Sanctioning Russian Resources May Hurt U.S. More

By Daniel McGroarty

With Russia showing no signs of standing down in eastern Ukraine, the U.S. and European Union are looking for ways to ratchet up non-military options to compel a Russian recalculation in the region. Sanctions against some of Vladimir Putin's favorite oligarchs, we've been assured, are just the front-edge of our arsenal. We can hit Russia, with its one-dimensional resource-based economy, where it hurts.

As Treasury Under Secretary David Cohen testified earlier this month:

"On March 20, the President signed the latest [Executive Order], which authorizes the Secretary of the Treasury, in consultation with the Secretary of State, to sanction any individual or entity determined to operate in sectors of the Russian economy specified in the future by the Secretary of the Treasury, including the energy, metals and mining sectors."

The under Secretary deemed the new authority "a very powerful yet flexible tool that will allow us to respond quickly and meaningfully as events develop in Ukraine."

Leveraging resource access may indeed be a powerful and flexible tool, but in whose hands? Because the hard truth is that at some point, since the end of the Cold War, the U.S. became far more dependent on Russian resources than policy-makers may realize. So much so that any effort to expand sanctions to Russia's energy, metals and mining sectors could prove a case study in the dangers of U.S. resource dependence.

Start with energy: In 2013, the U.S. imported an average of more than 400,000 barrels per day of Russian oil. Zero that out, and it's an open question where replacement oil would come from. Vladimir Putin owes U.S. environmental activists a thank-you note for delaying Canada's Keystone Pipeline. With Keystone's 800,000 barrels per day, the U.S. could kick its Russian oil habit permanently. Without it, it's Russia that has the U.S. over a barrel.

And what about metals and mining? Treasury's sanctions squad may want to consult the work of another cabinet department: the Pentagon's 2013 National Defense Stockpile Requirements Report, as delivered to the House and Senate Armed Services Committees. A Russian metals supply disruption is one of the three risk scenarios studied in the report, with ample reason: Russia is a top three global producer of 20 of the 72 metals and minerals on the Pentagon study list, and is presently a provider of 46 of the metals to U.S. manufacturers. Russian metals -- from aluminum and antimony to zinc and zirconium ore -- are critical across a range of U.S. manufacturing and technology applications, including advanced weaponry.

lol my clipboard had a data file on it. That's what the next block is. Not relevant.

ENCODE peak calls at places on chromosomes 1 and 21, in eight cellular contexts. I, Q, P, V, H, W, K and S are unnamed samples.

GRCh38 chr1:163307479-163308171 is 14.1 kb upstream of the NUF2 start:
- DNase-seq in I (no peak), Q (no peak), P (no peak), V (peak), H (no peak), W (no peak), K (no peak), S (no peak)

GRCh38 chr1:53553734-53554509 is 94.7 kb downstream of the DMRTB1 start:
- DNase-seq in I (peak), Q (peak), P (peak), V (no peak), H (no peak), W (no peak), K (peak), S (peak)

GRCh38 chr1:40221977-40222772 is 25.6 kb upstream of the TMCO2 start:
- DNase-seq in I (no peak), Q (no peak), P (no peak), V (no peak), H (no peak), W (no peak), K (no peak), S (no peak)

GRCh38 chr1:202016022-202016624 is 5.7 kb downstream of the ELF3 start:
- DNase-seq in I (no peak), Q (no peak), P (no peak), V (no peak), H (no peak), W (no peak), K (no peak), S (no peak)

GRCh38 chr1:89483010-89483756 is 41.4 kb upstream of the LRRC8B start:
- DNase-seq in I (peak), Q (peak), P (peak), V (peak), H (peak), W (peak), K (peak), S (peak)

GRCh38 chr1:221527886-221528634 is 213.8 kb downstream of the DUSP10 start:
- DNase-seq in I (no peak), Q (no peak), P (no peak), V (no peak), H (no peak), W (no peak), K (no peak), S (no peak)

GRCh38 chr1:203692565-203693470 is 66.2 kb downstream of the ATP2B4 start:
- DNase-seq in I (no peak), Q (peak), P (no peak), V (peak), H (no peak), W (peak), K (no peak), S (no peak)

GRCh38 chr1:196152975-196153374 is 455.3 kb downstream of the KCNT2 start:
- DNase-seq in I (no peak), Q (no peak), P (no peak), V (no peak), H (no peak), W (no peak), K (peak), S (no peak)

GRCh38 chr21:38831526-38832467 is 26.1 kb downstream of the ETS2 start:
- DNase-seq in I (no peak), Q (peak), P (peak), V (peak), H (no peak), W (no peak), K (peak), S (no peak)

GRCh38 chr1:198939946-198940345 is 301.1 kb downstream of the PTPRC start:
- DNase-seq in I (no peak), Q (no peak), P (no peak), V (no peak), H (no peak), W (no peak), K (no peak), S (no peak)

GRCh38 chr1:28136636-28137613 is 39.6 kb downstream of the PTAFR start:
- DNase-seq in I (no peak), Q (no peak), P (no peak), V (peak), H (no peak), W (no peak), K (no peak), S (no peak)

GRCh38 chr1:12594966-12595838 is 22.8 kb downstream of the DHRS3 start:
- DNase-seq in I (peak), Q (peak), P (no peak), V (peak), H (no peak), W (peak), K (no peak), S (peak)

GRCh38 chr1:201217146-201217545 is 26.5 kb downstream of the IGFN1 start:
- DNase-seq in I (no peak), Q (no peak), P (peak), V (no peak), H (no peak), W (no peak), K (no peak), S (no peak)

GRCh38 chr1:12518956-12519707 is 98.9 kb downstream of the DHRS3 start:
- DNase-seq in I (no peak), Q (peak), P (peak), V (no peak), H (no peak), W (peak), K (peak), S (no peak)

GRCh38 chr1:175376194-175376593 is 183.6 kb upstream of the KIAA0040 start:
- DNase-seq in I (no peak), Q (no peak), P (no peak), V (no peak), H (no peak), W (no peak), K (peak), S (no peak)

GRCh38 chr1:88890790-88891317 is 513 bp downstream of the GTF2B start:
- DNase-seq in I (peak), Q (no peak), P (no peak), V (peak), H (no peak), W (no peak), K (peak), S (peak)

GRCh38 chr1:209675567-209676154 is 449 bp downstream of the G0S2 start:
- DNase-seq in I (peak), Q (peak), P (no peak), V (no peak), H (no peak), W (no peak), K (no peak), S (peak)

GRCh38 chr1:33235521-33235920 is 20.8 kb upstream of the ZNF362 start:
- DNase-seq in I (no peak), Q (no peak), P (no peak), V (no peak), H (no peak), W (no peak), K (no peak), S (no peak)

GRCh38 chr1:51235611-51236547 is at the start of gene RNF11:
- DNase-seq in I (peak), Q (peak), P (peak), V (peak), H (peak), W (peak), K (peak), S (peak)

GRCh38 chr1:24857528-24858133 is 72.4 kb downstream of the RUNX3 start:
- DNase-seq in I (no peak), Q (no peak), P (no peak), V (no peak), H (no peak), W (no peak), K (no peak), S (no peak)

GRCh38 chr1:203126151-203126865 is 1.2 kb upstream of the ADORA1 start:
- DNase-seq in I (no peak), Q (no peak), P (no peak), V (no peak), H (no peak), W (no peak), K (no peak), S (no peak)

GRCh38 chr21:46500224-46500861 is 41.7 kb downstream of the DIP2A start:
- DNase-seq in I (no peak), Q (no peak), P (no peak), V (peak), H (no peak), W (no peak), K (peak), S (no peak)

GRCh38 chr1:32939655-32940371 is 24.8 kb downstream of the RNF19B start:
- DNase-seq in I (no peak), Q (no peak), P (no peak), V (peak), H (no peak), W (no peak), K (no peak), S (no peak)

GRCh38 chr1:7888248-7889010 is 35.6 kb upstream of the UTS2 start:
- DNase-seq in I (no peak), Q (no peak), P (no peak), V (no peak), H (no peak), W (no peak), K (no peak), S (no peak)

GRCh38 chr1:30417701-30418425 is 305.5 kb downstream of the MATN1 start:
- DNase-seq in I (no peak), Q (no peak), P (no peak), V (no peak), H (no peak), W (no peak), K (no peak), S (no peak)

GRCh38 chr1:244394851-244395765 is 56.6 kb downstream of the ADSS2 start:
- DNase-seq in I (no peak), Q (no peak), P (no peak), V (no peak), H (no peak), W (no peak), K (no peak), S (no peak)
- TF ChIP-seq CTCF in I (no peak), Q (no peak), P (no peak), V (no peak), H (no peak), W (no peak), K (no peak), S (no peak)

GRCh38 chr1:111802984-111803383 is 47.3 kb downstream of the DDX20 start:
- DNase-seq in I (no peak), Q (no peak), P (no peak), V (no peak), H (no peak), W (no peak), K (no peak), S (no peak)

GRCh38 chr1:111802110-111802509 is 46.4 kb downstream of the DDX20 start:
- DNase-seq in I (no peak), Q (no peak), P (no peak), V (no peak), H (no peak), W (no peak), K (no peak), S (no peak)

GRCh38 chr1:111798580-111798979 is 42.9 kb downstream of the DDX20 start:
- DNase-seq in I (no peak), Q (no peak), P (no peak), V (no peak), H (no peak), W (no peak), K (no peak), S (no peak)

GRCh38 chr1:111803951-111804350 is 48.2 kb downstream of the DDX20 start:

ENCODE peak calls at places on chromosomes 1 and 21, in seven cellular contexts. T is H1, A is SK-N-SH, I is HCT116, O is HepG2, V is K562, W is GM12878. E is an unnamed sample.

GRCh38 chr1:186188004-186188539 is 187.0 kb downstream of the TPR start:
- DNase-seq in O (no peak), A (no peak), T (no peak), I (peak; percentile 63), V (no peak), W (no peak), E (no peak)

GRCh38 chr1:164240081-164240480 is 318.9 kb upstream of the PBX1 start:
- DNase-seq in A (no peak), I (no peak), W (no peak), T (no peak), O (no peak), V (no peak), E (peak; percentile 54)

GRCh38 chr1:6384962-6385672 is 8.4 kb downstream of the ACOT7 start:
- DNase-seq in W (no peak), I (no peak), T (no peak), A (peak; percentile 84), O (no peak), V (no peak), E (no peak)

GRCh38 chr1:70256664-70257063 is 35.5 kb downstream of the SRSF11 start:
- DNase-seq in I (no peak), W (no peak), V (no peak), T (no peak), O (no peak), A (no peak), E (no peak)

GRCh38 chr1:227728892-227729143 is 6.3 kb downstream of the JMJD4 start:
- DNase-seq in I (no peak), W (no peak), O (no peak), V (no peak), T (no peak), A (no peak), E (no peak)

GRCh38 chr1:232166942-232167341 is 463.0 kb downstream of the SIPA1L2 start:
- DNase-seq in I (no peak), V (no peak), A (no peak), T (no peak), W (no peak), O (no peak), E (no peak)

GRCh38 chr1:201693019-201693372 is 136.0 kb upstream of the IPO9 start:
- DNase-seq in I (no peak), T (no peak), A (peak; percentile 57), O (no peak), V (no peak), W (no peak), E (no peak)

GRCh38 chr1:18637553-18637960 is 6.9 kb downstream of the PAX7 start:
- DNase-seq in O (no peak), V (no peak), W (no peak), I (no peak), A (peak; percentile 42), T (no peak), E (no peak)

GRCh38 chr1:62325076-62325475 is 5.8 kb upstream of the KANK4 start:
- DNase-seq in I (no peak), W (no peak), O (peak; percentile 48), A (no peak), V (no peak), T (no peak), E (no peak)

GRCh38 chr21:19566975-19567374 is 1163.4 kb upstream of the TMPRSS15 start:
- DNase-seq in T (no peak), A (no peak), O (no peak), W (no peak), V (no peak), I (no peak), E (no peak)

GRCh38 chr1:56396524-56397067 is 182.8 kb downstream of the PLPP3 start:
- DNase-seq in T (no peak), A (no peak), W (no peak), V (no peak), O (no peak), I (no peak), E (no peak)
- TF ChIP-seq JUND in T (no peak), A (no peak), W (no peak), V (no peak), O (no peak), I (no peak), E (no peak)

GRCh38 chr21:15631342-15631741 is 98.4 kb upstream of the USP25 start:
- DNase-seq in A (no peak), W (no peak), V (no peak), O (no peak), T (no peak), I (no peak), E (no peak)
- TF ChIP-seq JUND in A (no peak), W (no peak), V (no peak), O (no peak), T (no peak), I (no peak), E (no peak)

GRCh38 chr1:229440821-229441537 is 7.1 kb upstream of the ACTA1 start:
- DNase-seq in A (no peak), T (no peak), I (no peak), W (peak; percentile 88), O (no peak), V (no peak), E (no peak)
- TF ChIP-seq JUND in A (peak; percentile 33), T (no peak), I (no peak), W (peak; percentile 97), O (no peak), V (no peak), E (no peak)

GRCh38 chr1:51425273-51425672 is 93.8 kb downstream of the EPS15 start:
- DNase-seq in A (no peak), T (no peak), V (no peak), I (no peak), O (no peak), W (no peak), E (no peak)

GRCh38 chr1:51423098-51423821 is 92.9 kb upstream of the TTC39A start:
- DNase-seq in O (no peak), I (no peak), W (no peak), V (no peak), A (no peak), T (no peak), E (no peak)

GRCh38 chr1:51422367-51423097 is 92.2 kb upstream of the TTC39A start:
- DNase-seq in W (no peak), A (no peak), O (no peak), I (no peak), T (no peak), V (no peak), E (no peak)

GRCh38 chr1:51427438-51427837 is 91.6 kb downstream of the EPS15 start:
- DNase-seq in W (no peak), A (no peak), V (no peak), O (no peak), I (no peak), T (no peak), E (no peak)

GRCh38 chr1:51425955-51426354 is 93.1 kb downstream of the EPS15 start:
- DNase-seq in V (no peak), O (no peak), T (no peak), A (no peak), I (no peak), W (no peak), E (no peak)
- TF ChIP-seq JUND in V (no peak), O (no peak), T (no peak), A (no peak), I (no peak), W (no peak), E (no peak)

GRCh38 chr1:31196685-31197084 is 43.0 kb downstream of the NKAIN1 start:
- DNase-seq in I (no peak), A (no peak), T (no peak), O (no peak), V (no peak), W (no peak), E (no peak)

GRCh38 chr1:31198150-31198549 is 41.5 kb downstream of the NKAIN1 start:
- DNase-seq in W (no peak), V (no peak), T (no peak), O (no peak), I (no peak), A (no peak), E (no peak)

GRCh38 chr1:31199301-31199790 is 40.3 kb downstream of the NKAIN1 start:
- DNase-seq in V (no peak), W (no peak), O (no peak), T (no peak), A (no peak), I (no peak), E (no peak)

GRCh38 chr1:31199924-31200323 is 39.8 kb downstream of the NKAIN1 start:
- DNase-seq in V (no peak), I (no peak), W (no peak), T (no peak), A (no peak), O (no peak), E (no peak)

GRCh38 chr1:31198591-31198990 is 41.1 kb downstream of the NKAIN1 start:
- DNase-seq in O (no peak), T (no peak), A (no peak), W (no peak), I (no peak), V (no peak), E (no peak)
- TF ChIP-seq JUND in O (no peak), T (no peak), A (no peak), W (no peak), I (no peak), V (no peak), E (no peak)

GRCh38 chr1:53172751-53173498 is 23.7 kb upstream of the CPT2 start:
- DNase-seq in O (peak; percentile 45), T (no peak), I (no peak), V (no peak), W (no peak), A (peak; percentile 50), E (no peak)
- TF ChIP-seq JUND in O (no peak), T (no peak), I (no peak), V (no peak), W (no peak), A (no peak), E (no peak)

Couldn't we offset suspended Russian resource purchases by buying more from China? To be sure, with the exceptions of a handful of metals -- the platinum group, rhenium and quartz crystal -- China produces nearly 40 of the metals the U.S. currently sources from Russia. But would China oblige? Not likely, as Russia and China have just completed a massive natural gas deal -- denominated, interestingly, not in petro-dollars but in rubles -- that will divert Russian gas from Europe to China, and more than triple Russian oil sales to Beijing. Apart from economics, China has its own reasons for assenting to Russia's annexation of Crimea, given its long list of territorial claims in the East and South China Seas. And in case the West has missed the message, Chinese leaders now indicate they're ready to help with Crimea's economic development.

But couldn't the U.S. meet its own resource needs? After all, we have known resources of more than 40 key metals and minerals -- many of them in Alaska, Seward's Folly or, as President Putin must think of it, the "greatest geopolitical disaster of the 19th Century." The problem is getting any of those resources out of the ground, as the U.S. currently ranks worst in the world for mine permitting delays. On average, it takes seven to ten years to bring a new U.S. mine through permitting and into production.

If Ukraine could only hang in there another seven to ten years, the U.S. might be able to use resources as leverage against a revanchist Russia sometime between 2021 and 2024.

For now, cross Russian resources off of your sanctions list. Whatever tools we may employ to extend protection to Ukraine and signal American opposition to Crimea's forced annexation, sanctions on Russian resources aren't likely to be among them.

Daniel McGroarty, principal of Carmot Strategic Group, an issues management firm in Washington, D.C., served in senior positions in the White House and at the Department of Defense.

(AP Photo)

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